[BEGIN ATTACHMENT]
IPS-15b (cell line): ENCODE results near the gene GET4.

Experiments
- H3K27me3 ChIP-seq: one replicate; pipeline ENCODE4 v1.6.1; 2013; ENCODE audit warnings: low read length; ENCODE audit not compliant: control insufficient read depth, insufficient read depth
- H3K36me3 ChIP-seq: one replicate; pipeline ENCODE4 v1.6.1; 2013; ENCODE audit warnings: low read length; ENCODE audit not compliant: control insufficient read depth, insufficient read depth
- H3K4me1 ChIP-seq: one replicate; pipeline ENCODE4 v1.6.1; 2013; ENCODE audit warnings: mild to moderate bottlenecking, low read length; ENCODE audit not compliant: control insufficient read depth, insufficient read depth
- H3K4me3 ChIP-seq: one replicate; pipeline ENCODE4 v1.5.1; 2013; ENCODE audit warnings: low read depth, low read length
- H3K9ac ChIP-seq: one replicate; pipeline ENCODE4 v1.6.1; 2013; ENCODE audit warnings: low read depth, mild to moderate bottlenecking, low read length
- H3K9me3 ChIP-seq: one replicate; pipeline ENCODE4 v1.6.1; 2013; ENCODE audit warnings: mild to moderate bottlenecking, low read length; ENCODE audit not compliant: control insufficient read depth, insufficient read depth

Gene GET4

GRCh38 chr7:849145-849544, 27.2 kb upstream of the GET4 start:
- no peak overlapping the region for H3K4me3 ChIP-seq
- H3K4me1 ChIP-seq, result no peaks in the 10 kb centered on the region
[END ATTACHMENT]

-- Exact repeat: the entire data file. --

IPS-15b (cell line): ENCODE results near the gene GET4.

Experiments
- H3K27me3 ChIP-seq: one replicate; pipeline ENCODE4 v1.6.1; 2013; ENCODE audit warnings: low read length; ENCODE audit not compliant: control insufficient read depth, insufficient read depth
- H3K36me3 ChIP-seq: one replicate; pipeline ENCODE4 v1.6.1; 2013; ENCODE audit warnings: low read length; ENCODE audit not compliant: control insufficient read depth, insufficient read depth
- H3K4me1 ChIP-seq: one replicate; pipeline ENCODE4 v1.6.1; 2013; ENCODE audit warnings: mild to moderate bottlenecking, low read length; ENCODE audit not compliant: control insufficient read depth, insufficient read depth
- H3K4me3 ChIP-seq: one replicate; pipeline ENCODE4 v1.5.1; 2013; ENCODE audit warnings: low read depth, low read length
- H3K9ac ChIP-seq: one replicate; pipeline ENCODE4 v1.6.1; 2013; ENCODE audit warnings: low read depth, mild to moderate bottlenecking, low read length
- H3K9me3 ChIP-seq: one replicate; pipeline ENCODE4 v1.6.1; 2013; ENCODE audit warnings: mild to moderate bottlenecking, low read length; ENCODE audit not compliant: control insufficient read depth, insufficient read depth

Gene GET4

GRCh38 chr7:849145-849544, 27.2 kb upstream of the GET4 start:
- no peak overlapping the region for H3K4me3 ChIP-seq
- H3K4me1 ChIP-seq, result no peaks in the 10 kb centered on the region